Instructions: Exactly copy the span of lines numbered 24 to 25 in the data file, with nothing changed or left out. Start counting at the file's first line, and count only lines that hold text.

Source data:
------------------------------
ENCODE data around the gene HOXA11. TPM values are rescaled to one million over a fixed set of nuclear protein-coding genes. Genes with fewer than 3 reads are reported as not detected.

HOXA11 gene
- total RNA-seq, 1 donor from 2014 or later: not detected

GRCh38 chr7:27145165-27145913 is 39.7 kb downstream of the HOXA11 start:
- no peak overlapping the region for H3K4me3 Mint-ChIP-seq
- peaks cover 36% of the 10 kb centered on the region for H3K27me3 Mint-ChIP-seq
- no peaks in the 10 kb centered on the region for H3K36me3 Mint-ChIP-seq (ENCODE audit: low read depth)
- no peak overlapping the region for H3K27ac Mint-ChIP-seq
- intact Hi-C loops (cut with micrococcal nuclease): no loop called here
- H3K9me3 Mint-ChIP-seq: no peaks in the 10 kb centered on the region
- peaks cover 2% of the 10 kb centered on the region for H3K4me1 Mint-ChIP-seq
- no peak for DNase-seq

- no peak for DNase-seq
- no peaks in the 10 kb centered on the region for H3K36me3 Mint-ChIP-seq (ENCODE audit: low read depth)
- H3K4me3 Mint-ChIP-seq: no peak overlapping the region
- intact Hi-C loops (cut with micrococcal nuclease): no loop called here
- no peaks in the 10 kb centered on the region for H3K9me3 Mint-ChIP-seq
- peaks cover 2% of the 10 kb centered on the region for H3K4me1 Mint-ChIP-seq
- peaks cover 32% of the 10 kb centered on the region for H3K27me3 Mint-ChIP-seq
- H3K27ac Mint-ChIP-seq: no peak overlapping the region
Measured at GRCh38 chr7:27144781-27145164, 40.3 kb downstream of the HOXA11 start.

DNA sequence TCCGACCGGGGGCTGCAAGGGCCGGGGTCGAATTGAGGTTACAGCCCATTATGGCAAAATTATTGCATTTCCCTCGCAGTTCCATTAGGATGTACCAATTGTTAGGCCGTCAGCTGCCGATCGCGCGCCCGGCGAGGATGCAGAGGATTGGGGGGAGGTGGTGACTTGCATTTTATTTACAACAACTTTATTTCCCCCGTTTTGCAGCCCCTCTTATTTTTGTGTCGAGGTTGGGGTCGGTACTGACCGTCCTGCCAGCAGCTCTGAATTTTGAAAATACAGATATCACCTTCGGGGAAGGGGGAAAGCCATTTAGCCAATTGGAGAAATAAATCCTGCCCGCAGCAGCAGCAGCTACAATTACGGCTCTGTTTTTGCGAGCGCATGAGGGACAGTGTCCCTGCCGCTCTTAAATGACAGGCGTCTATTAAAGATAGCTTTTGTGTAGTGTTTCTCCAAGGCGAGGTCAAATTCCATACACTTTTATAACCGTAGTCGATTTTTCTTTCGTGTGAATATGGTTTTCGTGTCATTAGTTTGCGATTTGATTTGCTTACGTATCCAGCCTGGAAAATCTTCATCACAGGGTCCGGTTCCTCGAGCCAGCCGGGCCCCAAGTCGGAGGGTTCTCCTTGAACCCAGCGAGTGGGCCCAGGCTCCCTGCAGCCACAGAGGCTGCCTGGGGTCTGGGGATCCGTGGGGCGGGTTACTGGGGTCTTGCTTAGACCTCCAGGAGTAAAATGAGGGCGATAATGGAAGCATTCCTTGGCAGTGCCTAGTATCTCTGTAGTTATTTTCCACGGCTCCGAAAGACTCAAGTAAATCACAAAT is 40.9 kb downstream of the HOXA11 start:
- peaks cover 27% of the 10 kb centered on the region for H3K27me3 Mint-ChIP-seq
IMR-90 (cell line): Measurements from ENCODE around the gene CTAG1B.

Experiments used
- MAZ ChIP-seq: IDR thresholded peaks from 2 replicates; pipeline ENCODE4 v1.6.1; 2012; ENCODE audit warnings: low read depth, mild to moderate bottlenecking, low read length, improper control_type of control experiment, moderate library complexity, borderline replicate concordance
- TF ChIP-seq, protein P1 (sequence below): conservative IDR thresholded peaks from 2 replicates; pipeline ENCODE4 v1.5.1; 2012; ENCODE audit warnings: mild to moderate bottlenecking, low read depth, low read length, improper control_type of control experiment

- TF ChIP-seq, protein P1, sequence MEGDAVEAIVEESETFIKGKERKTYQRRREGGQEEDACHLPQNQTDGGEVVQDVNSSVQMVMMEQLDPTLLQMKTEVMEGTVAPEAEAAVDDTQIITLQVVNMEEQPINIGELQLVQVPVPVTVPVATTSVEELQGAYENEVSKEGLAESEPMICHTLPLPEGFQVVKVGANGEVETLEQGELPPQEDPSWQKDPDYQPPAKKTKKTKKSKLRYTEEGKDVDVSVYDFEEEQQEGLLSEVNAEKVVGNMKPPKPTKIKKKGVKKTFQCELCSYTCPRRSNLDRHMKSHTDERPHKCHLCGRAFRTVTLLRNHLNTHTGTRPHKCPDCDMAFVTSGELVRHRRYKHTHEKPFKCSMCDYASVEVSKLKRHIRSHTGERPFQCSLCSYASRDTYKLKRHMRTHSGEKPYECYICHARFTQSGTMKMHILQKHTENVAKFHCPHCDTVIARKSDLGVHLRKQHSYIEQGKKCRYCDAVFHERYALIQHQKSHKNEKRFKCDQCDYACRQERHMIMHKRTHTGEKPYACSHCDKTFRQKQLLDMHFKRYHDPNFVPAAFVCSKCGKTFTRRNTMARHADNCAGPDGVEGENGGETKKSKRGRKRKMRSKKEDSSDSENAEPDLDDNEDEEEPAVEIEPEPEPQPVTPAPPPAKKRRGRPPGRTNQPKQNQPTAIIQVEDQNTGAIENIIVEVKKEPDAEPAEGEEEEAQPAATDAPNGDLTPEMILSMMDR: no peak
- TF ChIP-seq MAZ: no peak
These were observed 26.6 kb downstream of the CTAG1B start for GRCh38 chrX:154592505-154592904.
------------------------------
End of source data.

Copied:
IMR-90 (cell line): Measurements from ENCODE around the gene CTAG1B.

Experiments used